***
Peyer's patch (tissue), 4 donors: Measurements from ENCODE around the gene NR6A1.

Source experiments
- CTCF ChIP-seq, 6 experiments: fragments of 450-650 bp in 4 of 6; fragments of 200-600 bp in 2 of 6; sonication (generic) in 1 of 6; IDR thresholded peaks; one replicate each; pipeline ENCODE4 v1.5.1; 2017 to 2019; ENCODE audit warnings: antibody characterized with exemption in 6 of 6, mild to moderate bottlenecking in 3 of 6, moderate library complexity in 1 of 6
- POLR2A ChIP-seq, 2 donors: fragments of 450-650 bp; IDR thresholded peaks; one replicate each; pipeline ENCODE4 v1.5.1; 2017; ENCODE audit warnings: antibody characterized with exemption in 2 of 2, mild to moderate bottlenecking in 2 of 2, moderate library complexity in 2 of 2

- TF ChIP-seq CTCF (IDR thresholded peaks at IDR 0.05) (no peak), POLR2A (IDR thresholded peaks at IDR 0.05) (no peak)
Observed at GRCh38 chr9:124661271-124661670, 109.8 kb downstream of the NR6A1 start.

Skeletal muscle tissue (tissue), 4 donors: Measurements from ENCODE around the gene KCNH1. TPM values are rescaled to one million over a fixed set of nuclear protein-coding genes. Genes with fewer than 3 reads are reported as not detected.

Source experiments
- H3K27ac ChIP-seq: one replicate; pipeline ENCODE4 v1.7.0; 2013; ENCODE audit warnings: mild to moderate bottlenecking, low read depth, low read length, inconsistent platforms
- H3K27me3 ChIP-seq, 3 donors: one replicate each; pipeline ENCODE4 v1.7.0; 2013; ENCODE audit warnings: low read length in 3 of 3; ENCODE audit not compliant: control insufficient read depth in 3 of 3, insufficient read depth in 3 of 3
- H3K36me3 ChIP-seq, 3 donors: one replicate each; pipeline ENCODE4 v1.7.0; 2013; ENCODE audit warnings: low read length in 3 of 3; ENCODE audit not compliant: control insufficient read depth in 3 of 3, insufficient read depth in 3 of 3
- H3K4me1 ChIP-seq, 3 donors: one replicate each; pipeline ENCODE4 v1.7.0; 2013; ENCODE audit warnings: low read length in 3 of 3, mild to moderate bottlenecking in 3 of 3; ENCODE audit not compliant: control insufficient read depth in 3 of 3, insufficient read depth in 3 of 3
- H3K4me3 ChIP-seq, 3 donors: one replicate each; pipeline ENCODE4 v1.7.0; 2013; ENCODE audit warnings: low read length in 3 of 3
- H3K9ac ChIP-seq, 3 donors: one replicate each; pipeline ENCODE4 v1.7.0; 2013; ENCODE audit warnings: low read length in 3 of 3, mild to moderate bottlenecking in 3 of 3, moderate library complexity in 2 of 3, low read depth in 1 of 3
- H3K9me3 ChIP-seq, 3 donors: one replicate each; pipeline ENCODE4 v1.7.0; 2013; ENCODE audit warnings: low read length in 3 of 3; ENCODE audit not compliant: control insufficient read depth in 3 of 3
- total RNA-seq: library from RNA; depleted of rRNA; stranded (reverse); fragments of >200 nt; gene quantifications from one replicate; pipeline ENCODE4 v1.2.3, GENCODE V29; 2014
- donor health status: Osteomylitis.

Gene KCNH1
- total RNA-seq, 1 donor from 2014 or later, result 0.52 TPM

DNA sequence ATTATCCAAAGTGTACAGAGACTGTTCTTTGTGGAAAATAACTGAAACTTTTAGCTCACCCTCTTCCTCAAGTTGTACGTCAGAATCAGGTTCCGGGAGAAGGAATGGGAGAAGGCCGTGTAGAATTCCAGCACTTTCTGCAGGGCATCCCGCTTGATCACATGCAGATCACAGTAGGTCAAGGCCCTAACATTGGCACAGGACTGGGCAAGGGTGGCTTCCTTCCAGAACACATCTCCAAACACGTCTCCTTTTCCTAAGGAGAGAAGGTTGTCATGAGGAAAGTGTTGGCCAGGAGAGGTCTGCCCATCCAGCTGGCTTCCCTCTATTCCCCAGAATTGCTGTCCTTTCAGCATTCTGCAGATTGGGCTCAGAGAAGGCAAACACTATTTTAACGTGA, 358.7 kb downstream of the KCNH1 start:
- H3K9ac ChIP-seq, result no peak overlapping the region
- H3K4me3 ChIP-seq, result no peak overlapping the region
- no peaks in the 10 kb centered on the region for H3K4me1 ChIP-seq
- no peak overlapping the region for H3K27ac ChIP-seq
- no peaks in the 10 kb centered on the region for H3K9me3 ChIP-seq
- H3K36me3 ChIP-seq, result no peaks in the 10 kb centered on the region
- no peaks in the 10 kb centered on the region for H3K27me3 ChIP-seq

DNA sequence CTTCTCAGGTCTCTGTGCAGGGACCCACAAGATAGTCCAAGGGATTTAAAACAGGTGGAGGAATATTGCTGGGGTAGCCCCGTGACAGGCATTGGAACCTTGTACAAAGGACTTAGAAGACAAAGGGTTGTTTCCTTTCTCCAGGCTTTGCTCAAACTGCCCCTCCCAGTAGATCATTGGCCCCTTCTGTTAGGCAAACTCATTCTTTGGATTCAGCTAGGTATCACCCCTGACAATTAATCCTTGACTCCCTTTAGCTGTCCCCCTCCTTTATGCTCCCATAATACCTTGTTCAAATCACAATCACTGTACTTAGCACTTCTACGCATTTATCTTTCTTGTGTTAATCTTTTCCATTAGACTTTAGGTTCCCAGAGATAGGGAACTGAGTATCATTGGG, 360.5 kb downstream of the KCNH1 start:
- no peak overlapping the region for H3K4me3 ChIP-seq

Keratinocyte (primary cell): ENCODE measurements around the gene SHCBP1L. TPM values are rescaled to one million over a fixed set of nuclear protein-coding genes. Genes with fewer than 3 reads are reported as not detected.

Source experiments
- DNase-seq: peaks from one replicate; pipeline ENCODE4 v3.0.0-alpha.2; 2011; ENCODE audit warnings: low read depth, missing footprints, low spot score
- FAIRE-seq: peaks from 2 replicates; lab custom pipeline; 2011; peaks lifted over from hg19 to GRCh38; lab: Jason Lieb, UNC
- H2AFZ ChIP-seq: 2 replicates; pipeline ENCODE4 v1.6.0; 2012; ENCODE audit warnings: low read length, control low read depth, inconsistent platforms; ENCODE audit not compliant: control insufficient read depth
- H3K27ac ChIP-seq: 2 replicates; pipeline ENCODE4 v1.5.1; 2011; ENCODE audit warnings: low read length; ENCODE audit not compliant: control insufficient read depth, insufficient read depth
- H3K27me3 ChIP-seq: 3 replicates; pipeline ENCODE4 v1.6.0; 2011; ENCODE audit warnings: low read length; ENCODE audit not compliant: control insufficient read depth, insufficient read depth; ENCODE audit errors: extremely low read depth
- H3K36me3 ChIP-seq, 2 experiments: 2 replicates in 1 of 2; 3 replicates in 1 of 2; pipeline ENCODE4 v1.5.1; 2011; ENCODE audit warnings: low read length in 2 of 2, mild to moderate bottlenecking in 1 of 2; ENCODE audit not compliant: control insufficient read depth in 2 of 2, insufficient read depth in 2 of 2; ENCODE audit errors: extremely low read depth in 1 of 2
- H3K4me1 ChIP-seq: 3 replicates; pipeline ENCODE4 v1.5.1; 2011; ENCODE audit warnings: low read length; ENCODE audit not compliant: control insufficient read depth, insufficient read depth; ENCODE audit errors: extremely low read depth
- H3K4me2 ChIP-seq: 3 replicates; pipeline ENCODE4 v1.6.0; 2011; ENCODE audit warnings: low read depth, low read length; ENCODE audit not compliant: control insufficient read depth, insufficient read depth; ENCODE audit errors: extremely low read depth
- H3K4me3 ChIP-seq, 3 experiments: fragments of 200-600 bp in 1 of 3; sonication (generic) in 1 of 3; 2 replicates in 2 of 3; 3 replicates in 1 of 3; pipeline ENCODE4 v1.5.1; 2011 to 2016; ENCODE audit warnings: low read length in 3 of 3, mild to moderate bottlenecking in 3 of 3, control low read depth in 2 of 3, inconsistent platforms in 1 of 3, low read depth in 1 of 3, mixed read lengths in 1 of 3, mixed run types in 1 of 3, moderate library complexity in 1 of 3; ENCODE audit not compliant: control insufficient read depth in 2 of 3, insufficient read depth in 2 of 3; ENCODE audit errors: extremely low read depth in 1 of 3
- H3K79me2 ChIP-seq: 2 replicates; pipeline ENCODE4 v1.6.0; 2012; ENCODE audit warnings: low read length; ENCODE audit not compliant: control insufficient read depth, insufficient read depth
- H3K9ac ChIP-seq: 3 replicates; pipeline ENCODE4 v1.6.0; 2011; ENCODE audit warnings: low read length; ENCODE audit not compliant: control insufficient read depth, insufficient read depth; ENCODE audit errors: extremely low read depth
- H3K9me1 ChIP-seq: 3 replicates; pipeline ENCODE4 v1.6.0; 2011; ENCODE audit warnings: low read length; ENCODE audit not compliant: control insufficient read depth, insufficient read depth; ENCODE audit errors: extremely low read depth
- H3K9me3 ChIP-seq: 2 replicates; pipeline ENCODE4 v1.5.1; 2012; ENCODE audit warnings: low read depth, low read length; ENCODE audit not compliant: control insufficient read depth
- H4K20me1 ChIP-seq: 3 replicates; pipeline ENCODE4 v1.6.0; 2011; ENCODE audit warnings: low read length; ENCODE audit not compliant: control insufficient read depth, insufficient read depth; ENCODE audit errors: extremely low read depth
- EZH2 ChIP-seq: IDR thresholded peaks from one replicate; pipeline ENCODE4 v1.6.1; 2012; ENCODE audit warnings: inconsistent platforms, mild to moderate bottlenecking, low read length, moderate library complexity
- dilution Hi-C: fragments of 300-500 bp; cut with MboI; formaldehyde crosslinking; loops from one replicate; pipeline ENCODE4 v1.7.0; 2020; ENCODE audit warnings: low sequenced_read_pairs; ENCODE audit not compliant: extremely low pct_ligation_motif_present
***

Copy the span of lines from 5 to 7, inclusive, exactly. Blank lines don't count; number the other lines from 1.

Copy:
- TF ChIP-seq CTCF (IDR thresholded peaks at IDR 0.05) (no peak), POLR2A (IDR thresholded peaks at IDR 0.05) (no peak)
Observed at GRCh38 chr9:124661271-124661670, 109.8 kb downstream of the NR6A1 start.

Skeletal muscle tissue (tissue), 4 donors: Measurements from ENCODE around the gene KCNH1. TPM values are rescaled to one million over a fixed set of nuclear protein-coding genes. Genes with fewer than 3 reads are reported as not detected.